We are beginning…to see fissures in Obama’s Pentelic statuary. And the cracks will widen, because…he has taken on human nature itself, age-old logic, and common sense-opponents that even a Harvard Law degree and Chicago organizing are no match for…
Cracks in the Façade, Victor Davis Hanson, Pajamas Media, 5/15/2009
Read all of Hanson’s fine analysis at the link. It’s an excellent detailing of the folly of replacing practical plans with a hope that denies human contingency and which, confronted by such unpleasantries as ordinary human expectations and the law, resorts to bullying and rhetoric as a substitute for rational policy. We’ve had a lot of this kind of thinking over the last century. It’s sometimes startling to find out that the minds involved were not only Neville Chamberlain and Jimmy Carter, but an assortment of totalitarian dictators. If you see one of the few color documentaries from the mid-1930s in Germany, you may be startled by the message underlying the pictures of the great autobahns being built, the youth movement being exercised, and the gentle, uplifting talk about the New Germany, where a great social experiment will transform the defeats and sorrows of the past and lead to the great future. Much the same kind of propaganda was coming out of the USSR as well.
The tragedy, viewed from the actual history, is that such hopes are usually about agendas that are concealed from the public or, worse, about a leadership hopelessly out of touch with human life. Usually, it’s a mixture of both. And, America, for the first time in seventy-five years, is truly vulnerable to such fantasies. A bad mix of weak, or nonexistent, education for the young, a virtual absence of critical observation in big, commercial media, an astonishing lack of perspective in a population who have not experienced a big financial shock in their lifetimes, and, as Hanson has written about often, a population that seems to think they’re entitled to anything they want whenever they want it regardless of the cost, whether of the money borrowed, or the strategic risks of depending upon potential, and real, enemies for both credit and energy supplies.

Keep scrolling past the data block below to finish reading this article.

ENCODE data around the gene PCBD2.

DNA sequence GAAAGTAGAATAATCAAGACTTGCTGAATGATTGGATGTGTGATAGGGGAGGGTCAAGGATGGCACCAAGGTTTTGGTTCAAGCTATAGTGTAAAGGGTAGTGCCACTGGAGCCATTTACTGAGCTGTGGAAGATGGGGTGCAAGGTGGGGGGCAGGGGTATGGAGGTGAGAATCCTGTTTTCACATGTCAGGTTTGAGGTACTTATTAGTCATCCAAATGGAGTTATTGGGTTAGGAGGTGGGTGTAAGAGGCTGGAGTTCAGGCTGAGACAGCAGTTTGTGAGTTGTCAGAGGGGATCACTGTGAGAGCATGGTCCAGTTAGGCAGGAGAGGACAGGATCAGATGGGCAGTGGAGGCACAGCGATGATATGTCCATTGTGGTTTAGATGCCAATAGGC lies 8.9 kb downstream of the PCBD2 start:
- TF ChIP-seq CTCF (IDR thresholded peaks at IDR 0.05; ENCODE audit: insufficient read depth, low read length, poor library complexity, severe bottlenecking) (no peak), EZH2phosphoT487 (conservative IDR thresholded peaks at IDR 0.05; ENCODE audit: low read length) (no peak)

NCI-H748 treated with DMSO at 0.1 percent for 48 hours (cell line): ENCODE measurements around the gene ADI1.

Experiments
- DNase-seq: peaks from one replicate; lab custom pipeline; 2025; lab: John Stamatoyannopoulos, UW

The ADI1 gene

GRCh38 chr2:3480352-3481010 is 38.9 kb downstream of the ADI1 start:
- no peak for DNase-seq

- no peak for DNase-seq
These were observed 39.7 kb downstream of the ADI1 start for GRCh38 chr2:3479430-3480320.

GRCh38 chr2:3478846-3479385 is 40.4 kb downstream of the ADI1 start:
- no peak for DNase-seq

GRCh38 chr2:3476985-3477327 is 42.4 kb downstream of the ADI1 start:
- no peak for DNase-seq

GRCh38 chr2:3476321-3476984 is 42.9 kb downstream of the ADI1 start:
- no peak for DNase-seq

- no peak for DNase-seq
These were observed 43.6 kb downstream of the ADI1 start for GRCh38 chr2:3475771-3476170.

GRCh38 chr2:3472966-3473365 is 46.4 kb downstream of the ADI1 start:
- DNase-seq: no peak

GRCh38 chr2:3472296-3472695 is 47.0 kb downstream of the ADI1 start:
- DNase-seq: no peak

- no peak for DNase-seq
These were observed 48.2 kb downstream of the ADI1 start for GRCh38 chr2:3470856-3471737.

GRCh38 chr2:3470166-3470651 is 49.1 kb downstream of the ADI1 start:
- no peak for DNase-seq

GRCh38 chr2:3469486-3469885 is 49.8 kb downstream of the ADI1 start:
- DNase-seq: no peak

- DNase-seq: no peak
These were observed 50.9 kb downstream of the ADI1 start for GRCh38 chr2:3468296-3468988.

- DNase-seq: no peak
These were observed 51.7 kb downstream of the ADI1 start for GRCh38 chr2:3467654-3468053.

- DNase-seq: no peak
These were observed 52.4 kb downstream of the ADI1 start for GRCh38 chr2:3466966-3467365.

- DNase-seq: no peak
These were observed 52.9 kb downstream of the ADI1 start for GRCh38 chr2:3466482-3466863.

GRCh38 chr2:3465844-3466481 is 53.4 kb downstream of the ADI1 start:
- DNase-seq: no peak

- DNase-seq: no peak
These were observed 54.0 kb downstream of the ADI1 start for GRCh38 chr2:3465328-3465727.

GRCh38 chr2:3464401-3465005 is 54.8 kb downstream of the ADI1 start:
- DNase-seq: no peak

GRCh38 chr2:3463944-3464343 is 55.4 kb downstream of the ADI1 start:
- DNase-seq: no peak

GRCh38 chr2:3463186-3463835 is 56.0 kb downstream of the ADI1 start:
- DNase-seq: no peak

Imagine Wiley Coyote, running off a cliff, hanging in midair in that wonderfully surreal moment of stasis before he falls, hearing a voice above him saying “hang onto my hand and I can save you.” In the cartoon, everybody would fall – puff of smoke far below. Romantics in politics never see that. Perhaps, it’s because they enjoy the sensation of weightlessness.